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After several runs to get a handle on the 72’s performance numbers, we sat back and enjoyed the comfortable sea conditions. “The development of this boat’s bottom has directly benefited from our sea-proven convertible designs,” said Willoughby as we motored several miles offshore of Ft. Lauderdale. The 72 has a deep-V forward section for a smooth, clean entry that transitions to a convex bottom and then flattens out in the aft part of the running bottom for proper planing. Add a pair of deep pockets and you have a big, comfortable cruising boat with the soul of a horizon-chasing battlewagon under your feet. “Everything that is applicable on our convertibles, from the 54 to the 68, as far as rough-water capabilities you may need on passages, has been built into this boat,” said Willoughby.
As the day wore on, time became a factor and we had to head back to the dock so the boat could have a quick cleanup before her late afternoon appointment with a prospective owner. That also gave me the opportunity to check out the engineroom.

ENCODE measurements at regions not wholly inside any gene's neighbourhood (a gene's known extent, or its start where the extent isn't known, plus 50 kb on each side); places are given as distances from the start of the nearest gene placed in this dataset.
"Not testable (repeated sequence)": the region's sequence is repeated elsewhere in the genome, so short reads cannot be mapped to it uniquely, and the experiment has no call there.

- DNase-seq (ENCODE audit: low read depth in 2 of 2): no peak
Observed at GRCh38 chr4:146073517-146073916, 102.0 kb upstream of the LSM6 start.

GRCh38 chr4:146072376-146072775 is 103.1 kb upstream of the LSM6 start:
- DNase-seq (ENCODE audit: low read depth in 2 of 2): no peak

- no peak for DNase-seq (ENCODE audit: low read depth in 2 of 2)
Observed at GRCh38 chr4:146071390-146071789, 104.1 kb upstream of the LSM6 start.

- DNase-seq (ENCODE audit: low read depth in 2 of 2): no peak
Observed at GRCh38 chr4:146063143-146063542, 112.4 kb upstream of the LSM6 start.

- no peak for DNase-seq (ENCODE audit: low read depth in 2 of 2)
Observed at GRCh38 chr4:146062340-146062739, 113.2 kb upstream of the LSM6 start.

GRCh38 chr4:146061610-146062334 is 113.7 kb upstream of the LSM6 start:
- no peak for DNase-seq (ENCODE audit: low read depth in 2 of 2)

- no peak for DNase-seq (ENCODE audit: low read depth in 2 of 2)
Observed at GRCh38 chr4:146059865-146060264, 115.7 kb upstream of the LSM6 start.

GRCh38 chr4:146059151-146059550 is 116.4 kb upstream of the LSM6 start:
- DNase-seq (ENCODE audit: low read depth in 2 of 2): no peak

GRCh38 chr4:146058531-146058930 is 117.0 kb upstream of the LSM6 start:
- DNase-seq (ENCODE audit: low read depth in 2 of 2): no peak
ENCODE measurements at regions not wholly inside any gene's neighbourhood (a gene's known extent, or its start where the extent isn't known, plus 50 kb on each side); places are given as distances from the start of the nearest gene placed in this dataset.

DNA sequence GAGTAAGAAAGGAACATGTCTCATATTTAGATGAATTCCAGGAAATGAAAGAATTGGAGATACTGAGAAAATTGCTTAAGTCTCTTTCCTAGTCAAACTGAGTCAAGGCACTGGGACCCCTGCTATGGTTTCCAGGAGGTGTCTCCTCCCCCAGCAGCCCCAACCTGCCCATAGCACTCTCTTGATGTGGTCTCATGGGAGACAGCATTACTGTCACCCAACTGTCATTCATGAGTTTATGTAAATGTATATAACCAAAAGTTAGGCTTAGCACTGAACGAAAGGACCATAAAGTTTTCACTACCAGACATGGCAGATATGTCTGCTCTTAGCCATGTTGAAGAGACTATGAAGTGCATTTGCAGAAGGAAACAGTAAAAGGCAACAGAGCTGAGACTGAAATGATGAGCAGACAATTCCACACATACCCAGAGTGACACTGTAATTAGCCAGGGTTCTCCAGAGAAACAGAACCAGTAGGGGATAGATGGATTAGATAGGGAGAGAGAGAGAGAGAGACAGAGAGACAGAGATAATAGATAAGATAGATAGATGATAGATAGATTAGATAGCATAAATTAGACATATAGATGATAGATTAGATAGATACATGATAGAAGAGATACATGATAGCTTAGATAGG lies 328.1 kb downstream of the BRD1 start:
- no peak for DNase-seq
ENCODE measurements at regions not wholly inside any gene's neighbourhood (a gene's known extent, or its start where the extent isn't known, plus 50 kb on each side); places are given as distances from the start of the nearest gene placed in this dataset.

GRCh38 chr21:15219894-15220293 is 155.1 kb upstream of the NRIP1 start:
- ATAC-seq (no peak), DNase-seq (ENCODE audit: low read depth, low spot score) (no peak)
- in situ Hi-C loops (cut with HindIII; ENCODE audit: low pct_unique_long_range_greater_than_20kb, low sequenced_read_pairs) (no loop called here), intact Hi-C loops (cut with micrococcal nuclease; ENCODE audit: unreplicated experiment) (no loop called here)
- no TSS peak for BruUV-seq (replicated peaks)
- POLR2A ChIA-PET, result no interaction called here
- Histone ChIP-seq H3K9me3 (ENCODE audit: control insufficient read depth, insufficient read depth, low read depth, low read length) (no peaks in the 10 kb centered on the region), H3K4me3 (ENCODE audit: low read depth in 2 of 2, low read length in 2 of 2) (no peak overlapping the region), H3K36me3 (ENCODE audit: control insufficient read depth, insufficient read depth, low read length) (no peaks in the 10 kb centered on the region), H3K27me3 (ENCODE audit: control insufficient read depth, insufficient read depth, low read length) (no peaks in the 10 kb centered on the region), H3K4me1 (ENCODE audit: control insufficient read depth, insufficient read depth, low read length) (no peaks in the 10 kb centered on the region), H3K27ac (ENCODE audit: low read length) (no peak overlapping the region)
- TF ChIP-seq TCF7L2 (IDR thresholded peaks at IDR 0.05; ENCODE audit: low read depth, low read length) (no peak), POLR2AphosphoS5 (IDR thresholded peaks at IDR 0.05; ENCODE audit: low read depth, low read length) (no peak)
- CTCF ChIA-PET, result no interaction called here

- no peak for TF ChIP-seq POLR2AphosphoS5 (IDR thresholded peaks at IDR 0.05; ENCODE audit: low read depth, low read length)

I entered through the swim platform’s aft door and was greeted by a sizable stateroom to port and directly opposite, a full head with shower, both spaces decorated and detailed in the same fashion as I found in the staterooms. Just forward of the head is a washer and dryer and just in front of the engineroom door, a large freezer compartment for provisioning those long cruises. “We can also do something interesting down here as well,” noted Cashion referring to the fact that Hatteras can create a separate stateroom area here by closing off the hallway with a door.
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The engineroom really shows off the design team’s ability to create a well-balanced space that is in harmony with the rest of the boat. There’s a big enough footprint to upgrade to 1,800-horsepower Cat C32 Acerts or 1,800-horsepower MTU 12V 2000 CRs and still have plenty of room for the hands-on owner or skipper to work on both inboard and outboard sides of the powerplants. In addition, every piece of vital equipment or system is completely accessible. And of particular note was how relatively cool the space was after running, due mostly to the excellent air-handling system that features intakes on the inboard side of the outer decks topside instead of the usual ones found seaside on many other boats.
While I missed putting her through some rough-water handling, I found the Hatteras 72 Motoryacht to be yet another fine example of the company’s ability to balance design, engineering, and the maximum use of both interior and exterior space with the latest construction techniques. The result is a big, comfortable cruising boat that is more than capable of delivering everything her owners and their guests expect. Hatteras Yachts, (252) 633-3101; www.hatterasyachts.com